Flood 'misery', Storm Brigid, 'New Balls' and Pete Seeger tributes in press
A "catalogue of failures" is how the Daily Mail describes the causes of the ongoing flooding on the Somerset levels, featured on its front page.
"No-one in this part of the world seems in any doubt about who is to blame," writes Robert Hardman inside: "The elusive quangocrats of the Environment Agency."
He says the body's "new orthodoxy" of helping develop wildlife areas instead of dredging rivers ticks Whitehall's environmental boxes, but adds: "If you are watching your home, your family business, your children's birthright sink before your eyes, it's a disgrace."
Another reporter visiting the area is the Daily Telegraph's Joe Shute, who finds a similar story of residents complaining that - when rivers were dredged - flooding wasn't such a big problem.
And there is little cheer for those affected in the Daily Express, which reports that forecasters say "no area of the UK will escape" an onslaught of heavy rain brought by "Storm Brigid" which is approaching from the Atlantic. It quotes the Met Office predicting heavy rain and gales across the UK on Friday.
The Express says the storm earned its nickname because it's due to hit Ireland on the day of the feast of St Brigid, one of the country's patron saints. But the Daily Star has a slightly different take: "It could have been called after movie heroine Bridget Jones, because Brits will have to wrap up in massive drawers like hers to keep warm."
Plenty of people are doing that using central heating, notes the Daily Mail, which reports the results of a survey suggesting that the average thermostat is set at 23C (73F) - hotter than a typical summer's day - with more than a third of people regularly cranking it up to 25C (77F).
Balls baiting was "taken to a new level" at Treasury Question Time, according to the Independent's Donald MacIntyre. He's referring to Conservative delight in mocking Shadow Chancellor Ed after improving economic growth figures countered his previous predictions of a triple-dip recession.
Michael Deacon, in the Daily Telegraph, hears Tory backbenchers "sounding terrifically well-drilled" in their taunting, characterising their questions with the example: "Would it benefit my career to tee up [the Chancellor] for a scripted put-down?"
The typical reply, the sketchwriter suggests, went: "The shadow chancellor smells of bum and is personally responsible for every economic disaster since the South Sea Bubble."
It all made for "Balls's longest hour," according to the Guardian's Hugh Muir, who recalls bad puns from both the Speaker - who likened the need for patience to receive "new balls" in tennis with that required to hear Mr Balls speak - and the Chancellor, who suggested Labour needed new "crystal balls".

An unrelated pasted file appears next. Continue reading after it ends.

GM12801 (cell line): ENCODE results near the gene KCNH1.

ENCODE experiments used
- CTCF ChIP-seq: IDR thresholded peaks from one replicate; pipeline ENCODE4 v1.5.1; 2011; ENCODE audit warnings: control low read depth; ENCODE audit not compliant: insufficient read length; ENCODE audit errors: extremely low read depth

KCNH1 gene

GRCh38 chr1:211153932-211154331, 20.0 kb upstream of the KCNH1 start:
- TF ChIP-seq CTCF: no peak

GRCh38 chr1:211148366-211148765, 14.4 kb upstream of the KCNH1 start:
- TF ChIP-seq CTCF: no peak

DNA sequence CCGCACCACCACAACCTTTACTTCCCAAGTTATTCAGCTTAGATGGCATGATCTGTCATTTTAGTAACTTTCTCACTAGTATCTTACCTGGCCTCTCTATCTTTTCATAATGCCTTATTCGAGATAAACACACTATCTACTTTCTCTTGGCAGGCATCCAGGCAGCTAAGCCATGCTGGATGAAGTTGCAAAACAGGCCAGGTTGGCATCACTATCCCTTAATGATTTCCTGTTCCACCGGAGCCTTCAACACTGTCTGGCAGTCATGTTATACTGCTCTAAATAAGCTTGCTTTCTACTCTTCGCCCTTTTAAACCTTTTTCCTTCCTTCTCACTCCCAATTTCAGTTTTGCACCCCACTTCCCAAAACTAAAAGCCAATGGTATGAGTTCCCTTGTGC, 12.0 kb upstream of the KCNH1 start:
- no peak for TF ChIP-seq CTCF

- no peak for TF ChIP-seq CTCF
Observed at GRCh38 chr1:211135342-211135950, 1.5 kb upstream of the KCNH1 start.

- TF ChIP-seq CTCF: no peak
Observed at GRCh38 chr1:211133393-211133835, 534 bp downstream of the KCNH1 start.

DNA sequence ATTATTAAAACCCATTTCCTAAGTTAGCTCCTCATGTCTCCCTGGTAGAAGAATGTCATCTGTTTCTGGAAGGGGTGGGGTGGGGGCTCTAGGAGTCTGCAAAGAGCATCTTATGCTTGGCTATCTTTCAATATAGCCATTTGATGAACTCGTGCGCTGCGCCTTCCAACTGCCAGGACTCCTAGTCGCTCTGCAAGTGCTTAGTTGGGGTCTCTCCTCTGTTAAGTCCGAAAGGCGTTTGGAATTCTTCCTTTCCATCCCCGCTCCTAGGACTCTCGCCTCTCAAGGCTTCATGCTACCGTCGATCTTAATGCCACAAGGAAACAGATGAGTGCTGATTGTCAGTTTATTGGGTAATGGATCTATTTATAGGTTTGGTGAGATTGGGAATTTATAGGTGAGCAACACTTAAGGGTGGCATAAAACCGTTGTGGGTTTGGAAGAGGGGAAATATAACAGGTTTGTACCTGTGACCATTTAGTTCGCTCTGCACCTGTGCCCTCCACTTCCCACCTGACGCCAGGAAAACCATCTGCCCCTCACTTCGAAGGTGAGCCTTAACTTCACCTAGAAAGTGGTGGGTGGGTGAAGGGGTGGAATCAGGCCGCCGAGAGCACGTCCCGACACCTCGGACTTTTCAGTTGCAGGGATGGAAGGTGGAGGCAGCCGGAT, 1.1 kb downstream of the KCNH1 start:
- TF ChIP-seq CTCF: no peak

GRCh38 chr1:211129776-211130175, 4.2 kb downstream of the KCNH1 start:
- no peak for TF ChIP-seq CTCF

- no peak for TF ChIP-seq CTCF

Ann Treneman, in the Times, recalls one Tory MP finishing the session by suggesting it was "game, set and match" to Mr Osborne. But her sketch concludes: "Not so fast. I have been looking into my own crystal orb and I predict many New Balls to come."
"The gentle king of folk music," is how Tom Leonard describes Pete Seeger, who has died aged 94, in the Daily Mail.
"His death... marks the passing of an era of popular music so different to today's soulless and narcissistic products of TV talent shows," he adds. The writer also notes how Seeger became "an apologist for Stalin" before he later "attempted to rectify his one blind spot in his quest for social justice".
Bart Barnes, in the Independent, calls Seeger "the voice of US protest", while the paper's music critic Andy Gill says Seeger "viewed songs as a cement helping glue communities together when they were under stress".
The Daily Telegraph's obituary notes that Seeger's "profound belief in the power of song" meant that despite his opposition to the Vietnam War, he travelled to the conflict zone with his banjo to rally troops' morale. He was also branded a traitor for visiting North Vietnam, whose soldiers were still in combat with US troops, notes the Times's obituary. "Given his standing in the folk world it was perhaps surprising that he wrote so few songs himself," it adds.
Meanwhile, left-wing musician Billy Bragg is given space on the Guardian's front page to pay his tribute, summing up Seeger's attitude by saying: "He never sold out. He wasn't just a folk singer, or an activist: he was both."
Bragg also offers a personal insight into Seeger, the man, by recalling an awards ceremony where he spotted the then-ageing singer lying on his back and cycling his legs in the air. "He was something else," says Bragg.
Keeping up appearances
"Nice to see Who again," is the Daily Mirror's headline on a series of images from the filming of Doctor Who, showing scenes where the companion Clara Oswald is united with the 12th incarnation of the Time Lord.
"She doesn't seem a bit bothered that he's changed from geeky, young Matt Smith, 31, into craggy, Crombie coat-clad Caledonian... Peter Capaldi, 55," it notes.
Design critic Stephen Bayley, writing in the Independent, says he cares "nothing for Doctor Who as television". Instead, he focuses on the latest Doctor's sartorial choices - the overcoat and Doc Martins - and wonders "if it is too daring to speculate that Doctor Who might now become a promotional vehicle for that sleeping army of forgotten British brands not yet acquired by voracious private equity?"
Meanwhile, its the appearance of BBC children's TV presenters making headlines in the Daily Telegraph. They've been told "not to wear red lipstick or sexy clothes," is how the paper describes an editor's desire to ensure young girls see "positive role models" on television.
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